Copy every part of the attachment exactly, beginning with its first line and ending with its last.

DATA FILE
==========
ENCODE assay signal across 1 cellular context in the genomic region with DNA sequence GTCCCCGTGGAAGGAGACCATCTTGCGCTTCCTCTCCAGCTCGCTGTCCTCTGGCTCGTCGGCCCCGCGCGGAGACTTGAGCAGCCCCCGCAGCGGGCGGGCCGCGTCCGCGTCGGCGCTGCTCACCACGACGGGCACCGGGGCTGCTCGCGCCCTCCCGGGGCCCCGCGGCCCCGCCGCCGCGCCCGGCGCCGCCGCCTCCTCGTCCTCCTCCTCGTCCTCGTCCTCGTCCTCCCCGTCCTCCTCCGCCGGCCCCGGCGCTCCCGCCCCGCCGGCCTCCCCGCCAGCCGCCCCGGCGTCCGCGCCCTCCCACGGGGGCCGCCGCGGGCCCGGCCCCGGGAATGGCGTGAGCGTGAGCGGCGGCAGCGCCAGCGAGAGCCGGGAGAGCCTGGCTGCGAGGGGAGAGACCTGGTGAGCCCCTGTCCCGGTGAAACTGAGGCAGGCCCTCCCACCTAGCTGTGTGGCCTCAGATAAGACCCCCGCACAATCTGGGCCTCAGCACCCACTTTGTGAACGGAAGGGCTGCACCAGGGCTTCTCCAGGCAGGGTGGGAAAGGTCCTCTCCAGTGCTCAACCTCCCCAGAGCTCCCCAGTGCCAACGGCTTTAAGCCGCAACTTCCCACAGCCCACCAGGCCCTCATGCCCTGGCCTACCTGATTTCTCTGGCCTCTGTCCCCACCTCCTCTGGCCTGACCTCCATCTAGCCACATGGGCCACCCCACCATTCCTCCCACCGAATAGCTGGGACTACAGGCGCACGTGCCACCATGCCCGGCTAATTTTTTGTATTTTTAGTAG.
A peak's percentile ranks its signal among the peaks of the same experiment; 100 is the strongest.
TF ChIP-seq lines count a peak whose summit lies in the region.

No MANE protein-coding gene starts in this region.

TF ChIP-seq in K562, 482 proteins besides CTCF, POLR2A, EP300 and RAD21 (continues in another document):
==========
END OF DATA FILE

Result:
ENCODE assay signal across 1 cellular context in the genomic region with DNA sequence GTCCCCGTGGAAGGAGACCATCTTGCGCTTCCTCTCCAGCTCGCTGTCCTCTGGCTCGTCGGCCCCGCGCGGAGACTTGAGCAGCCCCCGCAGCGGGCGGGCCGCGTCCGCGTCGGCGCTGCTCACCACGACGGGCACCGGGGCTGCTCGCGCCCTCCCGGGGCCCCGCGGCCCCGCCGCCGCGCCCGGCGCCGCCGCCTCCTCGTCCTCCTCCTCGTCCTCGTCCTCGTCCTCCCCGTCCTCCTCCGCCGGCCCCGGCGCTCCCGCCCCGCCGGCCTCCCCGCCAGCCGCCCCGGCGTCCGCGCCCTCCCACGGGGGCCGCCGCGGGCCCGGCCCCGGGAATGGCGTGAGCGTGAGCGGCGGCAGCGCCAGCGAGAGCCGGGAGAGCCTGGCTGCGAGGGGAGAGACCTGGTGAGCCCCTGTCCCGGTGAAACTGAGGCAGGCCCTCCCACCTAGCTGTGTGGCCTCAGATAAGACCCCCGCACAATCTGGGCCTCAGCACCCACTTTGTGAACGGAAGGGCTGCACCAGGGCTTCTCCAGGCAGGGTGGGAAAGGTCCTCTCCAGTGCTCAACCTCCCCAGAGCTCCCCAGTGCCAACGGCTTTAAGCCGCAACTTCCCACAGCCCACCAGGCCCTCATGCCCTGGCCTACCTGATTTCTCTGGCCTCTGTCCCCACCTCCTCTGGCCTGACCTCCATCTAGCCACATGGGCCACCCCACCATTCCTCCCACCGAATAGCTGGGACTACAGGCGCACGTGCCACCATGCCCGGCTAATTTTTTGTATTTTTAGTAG.
A peak's percentile ranks its signal among the peaks of the same experiment; 100 is the strongest.
TF ChIP-seq lines count a peak whose summit lies in the region.

No MANE protein-coding gene starts in this region.

TF ChIP-seq in K562, 482 proteins besides CTCF, POLR2A, EP300 and RAD21 (continues in another document):